Noam Chomsky is one of the most widely published and influential thinkers on language and mind. He has consistently maintained that beings are genetically endowed with an language faculty - a set of principles that constitute what he calls the 'Universal Grammar'. Particular languages are generated by specific environmental conditions. This approach to the of languages has been called a 'generative rise' and has revolutionized our understanding of human languages and other cognitive systems.
This book consists of the edited transcript of a lecture, delivered at the University of Delhi in January 1996, where Chomsky reflected on the history of the enterprise and related it to some strikingly novel advances in recent grammatical theory called the 'Minimalist Programme'. Integrating philosophical and conceptual issues empirical research, he sketched some of the issues that have characterized generative grammar in recent years to chart out the agenda for future research in language theory.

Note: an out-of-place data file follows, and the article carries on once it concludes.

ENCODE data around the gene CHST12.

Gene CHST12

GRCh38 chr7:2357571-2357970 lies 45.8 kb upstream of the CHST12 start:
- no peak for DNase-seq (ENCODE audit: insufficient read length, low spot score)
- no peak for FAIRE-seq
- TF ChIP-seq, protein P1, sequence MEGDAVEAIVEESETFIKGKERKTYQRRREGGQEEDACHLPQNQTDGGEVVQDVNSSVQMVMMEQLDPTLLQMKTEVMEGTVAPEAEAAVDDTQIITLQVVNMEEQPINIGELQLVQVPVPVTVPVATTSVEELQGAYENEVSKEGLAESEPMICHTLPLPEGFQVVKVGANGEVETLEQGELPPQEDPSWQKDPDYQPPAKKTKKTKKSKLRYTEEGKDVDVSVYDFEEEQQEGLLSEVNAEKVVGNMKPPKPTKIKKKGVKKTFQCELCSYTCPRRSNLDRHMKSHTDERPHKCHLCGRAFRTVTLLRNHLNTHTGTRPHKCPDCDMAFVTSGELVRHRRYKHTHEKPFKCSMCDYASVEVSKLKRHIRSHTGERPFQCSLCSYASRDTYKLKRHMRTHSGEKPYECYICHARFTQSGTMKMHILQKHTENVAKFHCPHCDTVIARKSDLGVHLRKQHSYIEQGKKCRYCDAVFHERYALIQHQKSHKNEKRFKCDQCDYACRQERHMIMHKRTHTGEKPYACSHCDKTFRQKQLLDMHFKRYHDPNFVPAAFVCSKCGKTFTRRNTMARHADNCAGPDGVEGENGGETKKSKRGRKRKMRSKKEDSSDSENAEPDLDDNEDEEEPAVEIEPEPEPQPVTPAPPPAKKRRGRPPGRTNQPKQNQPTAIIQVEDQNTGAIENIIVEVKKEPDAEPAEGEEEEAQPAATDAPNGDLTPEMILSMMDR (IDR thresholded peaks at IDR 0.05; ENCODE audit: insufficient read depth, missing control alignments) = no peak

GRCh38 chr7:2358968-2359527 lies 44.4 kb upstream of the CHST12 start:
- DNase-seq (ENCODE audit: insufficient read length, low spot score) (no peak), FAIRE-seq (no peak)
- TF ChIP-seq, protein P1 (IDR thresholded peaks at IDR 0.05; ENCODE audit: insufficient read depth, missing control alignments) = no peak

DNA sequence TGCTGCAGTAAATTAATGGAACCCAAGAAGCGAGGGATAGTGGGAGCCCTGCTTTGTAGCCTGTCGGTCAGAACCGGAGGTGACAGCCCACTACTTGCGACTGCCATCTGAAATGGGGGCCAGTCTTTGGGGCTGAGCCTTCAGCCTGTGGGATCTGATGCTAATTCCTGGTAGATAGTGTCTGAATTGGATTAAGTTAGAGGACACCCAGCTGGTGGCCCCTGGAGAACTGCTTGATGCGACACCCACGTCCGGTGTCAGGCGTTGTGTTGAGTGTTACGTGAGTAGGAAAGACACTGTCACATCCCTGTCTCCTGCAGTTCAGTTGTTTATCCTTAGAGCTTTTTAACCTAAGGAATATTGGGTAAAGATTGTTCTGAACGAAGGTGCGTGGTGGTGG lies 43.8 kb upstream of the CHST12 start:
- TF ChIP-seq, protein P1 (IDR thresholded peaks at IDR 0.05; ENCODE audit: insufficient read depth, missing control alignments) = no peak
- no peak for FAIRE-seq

The transcript retains the lively, engaging style for which Chomsky is renowned as a public speaker. It reproduces the interesting discussion that followed the lecture, covering the scope of linguistics, language acquisition, and the theory of language and mind. In his extensive responses to wide-ranging questions, Chomsky goes much beyond the issues raised in the lecture itself.
The volume includes extensive clarificatory notes and references and a complete bibliography of Chomsky's publications on linguistics and cognitive theory. While linguists interested in the internal history of generative linguistics will find this an immensely insightful work, it will also be useful for students and general readers wish to gain an introductory knowledge of the discipline, its significance, and Chomsky's contribution.